3. Ensure you are familiar with common medications in the rehab setting such as Metoprolol, Amiodarone, the various insulins, Ferrous Sulfate, Lovenox, Coumadin, Heparin, Clonidine, Lisinopril, Milk of Magnesia, Colace, Senna, Synthroid, Pepcid, Prilosec, Protonix, Xanax, Metformin, Lasix, Bumex, Spironolactone, Lidocaine patches, Fentanyl patches, Hydrocodone, Morphine, Tramadol, Nitroglycerin, Digoxin, etc.

Thanks for the advice! I will be working in a SNF. I definitely have to work on not talking too much, I always feel bad to leave the patient/family mid conversation. I am glad you mentioned the common meds, my school luckily focused on all of them! The to do list also sounds like a good idea, I used that when I was a CNA for time management. Thanks again :)

caseyuptonurse

Specializes in Rehab, pediatrics. Has 2 years experience. 149 Posts

I work in a freestanding acute rehab hospital that I started as a new grad so it's a little bit different but...

A good report sheet is necessary. Get a formatted sheet that you write everything down such as age, code status, diagnosis, past medical history, how the patient transfers (very important), type of diet (also very important some patients are on aspiration precautions or NPO!), bowel and bladder information, wounds, IVs, blood sugars, and respiratory.

You could add more to your sheet but I make sure that I have those as spots on my report sheet so that I get most of the necessary information.

I advise just being willing to learn and ask questions!

I didn't do much of outside studying and learned primarily everything on the job besides for articles my educator wanted me to look up.

AlwaysLearning247, BSN

Has 7 years experience. 390 Posts

I work in a freestanding acute rehab hospital that I started as a new grad so it's a little bit different but...

A good report sheet is necessary. Get a formatted sheet that you write everything down such as age, code status, diagnosis, past medical history, how the patient transfers (very important), type of diet (also very important some patients are on aspiration precautions or NPO!), bowel and bladder information, wounds, IVs, blood sugars, and respiratory.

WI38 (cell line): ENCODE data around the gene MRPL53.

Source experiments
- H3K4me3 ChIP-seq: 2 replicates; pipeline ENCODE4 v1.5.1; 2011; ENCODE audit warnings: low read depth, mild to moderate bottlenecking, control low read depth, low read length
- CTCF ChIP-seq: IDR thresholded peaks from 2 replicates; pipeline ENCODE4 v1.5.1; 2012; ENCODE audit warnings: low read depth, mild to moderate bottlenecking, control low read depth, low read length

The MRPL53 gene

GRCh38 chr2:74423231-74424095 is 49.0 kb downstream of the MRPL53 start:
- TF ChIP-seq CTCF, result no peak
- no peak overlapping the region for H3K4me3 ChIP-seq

You could add more to your sheet but I make sure that I have those as spots on my report sheet so that I get most of the necessary information.

I advise just being willing to learn and ask questions!

I didn't do much of outside studying and learned primarily everything on the job besides for articles my educator wanted me to look up.

Thank you! I am going to make my own report sheets if the ones provided aren't as detailed. I will definitely be asking tons of questions. Thanks again!

blondestyles

7 Posts

xobritney24- Any places you recommend for a new grad with an ADN to apply to? I recently moved to Boston and have been putting out applications to anything I can find. Any suggestions that maybe I missed?

Erindel RN, ADN, BSN

Specializes in inpatient psych, hospice, ED psych, Clinic nursing. Has 8 years experience. 521 Posts

How are you liking your rehab job so far? What types of patients do you deal with most, and how have u managed your time?

AlwaysLearning247, BSN

Has 7 years experience. 390 Posts

How are you liking your rehab job so far? What types of patients do you deal with most, and how have u managed your time?

Hi Erindel!

It has been a great experience. I have been getting a lot of experience with gtubes, trachs, PICC lines, etc. Time management took a while to get down because I have 15-20 patients. I actually just got hired at an acute rehab hospital so I am glad. Thanks for asking!